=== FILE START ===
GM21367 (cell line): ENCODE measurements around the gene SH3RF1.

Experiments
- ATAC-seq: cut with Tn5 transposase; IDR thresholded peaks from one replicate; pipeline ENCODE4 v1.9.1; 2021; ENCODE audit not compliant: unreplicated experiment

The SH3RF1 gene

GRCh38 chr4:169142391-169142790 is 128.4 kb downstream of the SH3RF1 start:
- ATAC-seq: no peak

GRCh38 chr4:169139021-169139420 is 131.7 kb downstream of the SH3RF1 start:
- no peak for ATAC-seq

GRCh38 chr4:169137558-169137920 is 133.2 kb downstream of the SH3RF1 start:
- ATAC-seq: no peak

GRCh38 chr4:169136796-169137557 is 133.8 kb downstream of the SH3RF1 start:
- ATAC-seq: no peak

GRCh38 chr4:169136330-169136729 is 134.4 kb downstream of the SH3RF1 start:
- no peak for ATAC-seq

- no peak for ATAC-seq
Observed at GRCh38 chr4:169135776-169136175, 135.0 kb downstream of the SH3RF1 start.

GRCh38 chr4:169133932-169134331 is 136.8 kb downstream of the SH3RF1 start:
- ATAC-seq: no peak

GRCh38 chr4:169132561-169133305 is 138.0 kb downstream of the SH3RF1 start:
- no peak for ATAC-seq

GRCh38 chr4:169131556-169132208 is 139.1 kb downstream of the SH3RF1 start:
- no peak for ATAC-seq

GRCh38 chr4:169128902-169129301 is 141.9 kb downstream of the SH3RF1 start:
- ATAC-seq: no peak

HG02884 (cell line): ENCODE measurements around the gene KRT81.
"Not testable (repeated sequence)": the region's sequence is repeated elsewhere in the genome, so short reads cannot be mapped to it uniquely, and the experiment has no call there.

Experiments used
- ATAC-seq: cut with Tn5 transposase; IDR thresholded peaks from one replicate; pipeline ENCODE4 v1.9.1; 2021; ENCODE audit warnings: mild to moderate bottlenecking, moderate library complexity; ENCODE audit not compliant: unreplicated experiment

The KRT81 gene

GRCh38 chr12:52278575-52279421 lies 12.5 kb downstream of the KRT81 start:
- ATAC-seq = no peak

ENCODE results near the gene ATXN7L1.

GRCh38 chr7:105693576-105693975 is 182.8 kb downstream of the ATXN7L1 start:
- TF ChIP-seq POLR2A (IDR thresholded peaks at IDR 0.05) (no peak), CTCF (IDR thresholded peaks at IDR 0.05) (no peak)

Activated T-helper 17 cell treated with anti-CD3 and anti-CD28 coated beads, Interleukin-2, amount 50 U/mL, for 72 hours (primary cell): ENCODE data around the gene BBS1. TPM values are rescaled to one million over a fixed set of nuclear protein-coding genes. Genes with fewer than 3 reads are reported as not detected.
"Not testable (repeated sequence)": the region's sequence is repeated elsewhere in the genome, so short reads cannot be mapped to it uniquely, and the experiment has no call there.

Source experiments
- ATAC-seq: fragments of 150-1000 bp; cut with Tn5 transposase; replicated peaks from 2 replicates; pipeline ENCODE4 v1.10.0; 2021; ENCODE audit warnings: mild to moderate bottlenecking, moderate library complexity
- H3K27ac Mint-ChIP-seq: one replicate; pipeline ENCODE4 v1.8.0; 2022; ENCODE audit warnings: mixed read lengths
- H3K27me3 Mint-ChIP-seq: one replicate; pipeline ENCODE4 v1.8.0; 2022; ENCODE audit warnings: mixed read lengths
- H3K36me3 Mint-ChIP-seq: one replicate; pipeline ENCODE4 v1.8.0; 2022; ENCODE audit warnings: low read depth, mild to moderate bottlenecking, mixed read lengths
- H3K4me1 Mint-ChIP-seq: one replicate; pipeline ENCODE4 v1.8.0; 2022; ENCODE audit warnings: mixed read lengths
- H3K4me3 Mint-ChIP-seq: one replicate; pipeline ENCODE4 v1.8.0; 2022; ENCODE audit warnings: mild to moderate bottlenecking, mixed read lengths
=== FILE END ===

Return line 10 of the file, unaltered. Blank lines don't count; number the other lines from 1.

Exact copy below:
- ATAC-seq: no peak